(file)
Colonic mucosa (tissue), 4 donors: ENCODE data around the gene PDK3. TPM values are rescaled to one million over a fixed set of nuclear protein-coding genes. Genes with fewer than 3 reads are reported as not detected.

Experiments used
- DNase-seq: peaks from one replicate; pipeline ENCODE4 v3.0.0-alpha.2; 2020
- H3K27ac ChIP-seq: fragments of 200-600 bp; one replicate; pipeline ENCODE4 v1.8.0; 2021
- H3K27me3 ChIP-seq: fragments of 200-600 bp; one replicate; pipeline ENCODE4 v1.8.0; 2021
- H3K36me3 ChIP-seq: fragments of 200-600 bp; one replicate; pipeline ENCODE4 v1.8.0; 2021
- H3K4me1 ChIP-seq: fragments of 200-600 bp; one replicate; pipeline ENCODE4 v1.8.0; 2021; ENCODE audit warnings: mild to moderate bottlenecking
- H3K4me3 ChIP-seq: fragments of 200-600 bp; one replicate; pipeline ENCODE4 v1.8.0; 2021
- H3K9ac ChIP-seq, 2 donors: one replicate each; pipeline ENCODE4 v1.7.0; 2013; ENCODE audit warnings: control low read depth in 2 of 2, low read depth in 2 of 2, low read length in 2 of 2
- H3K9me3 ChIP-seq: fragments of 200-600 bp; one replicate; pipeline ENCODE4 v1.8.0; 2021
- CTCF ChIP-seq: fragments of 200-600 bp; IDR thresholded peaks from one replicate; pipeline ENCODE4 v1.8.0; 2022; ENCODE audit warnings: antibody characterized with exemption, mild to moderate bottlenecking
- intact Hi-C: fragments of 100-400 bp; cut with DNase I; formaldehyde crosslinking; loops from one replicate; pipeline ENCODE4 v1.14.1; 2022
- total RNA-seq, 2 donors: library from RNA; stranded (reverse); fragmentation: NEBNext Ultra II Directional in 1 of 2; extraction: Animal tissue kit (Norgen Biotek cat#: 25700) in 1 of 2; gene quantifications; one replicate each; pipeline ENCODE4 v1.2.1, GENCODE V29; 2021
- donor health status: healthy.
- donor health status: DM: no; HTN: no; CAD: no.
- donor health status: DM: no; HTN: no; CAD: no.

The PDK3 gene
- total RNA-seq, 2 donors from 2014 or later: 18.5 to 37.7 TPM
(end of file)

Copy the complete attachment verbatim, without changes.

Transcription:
Colonic mucosa (tissue), 4 donors: ENCODE data around the gene PDK3. TPM values are rescaled to one million over a fixed set of nuclear protein-coding genes. Genes with fewer than 3 reads are reported as not detected.

Experiments used
- DNase-seq: peaks from one replicate; pipeline ENCODE4 v3.0.0-alpha.2; 2020
- H3K27ac ChIP-seq: fragments of 200-600 bp; one replicate; pipeline ENCODE4 v1.8.0; 2021
- H3K27me3 ChIP-seq: fragments of 200-600 bp; one replicate; pipeline ENCODE4 v1.8.0; 2021
- H3K36me3 ChIP-seq: fragments of 200-600 bp; one replicate; pipeline ENCODE4 v1.8.0; 2021
- H3K4me1 ChIP-seq: fragments of 200-600 bp; one replicate; pipeline ENCODE4 v1.8.0; 2021; ENCODE audit warnings: mild to moderate bottlenecking
- H3K4me3 ChIP-seq: fragments of 200-600 bp; one replicate; pipeline ENCODE4 v1.8.0; 2021
- H3K9ac ChIP-seq, 2 donors: one replicate each; pipeline ENCODE4 v1.7.0; 2013; ENCODE audit warnings: control low read depth in 2 of 2, low read depth in 2 of 2, low read length in 2 of 2
- H3K9me3 ChIP-seq: fragments of 200-600 bp; one replicate; pipeline ENCODE4 v1.8.0; 2021
- CTCF ChIP-seq: fragments of 200-600 bp; IDR thresholded peaks from one replicate; pipeline ENCODE4 v1.8.0; 2022; ENCODE audit warnings: antibody characterized with exemption, mild to moderate bottlenecking
- intact Hi-C: fragments of 100-400 bp; cut with DNase I; formaldehyde crosslinking; loops from one replicate; pipeline ENCODE4 v1.14.1; 2022
- total RNA-seq, 2 donors: library from RNA; stranded (reverse); fragmentation: NEBNext Ultra II Directional in 1 of 2; extraction: Animal tissue kit (Norgen Biotek cat#: 25700) in 1 of 2; gene quantifications; one replicate each; pipeline ENCODE4 v1.2.1, GENCODE V29; 2021
- donor health status: healthy.
- donor health status: DM: no; HTN: no; CAD: no.
- donor health status: DM: no; HTN: no; CAD: no.

The PDK3 gene
- total RNA-seq, 2 donors from 2014 or later: 18.5 to 37.7 TPM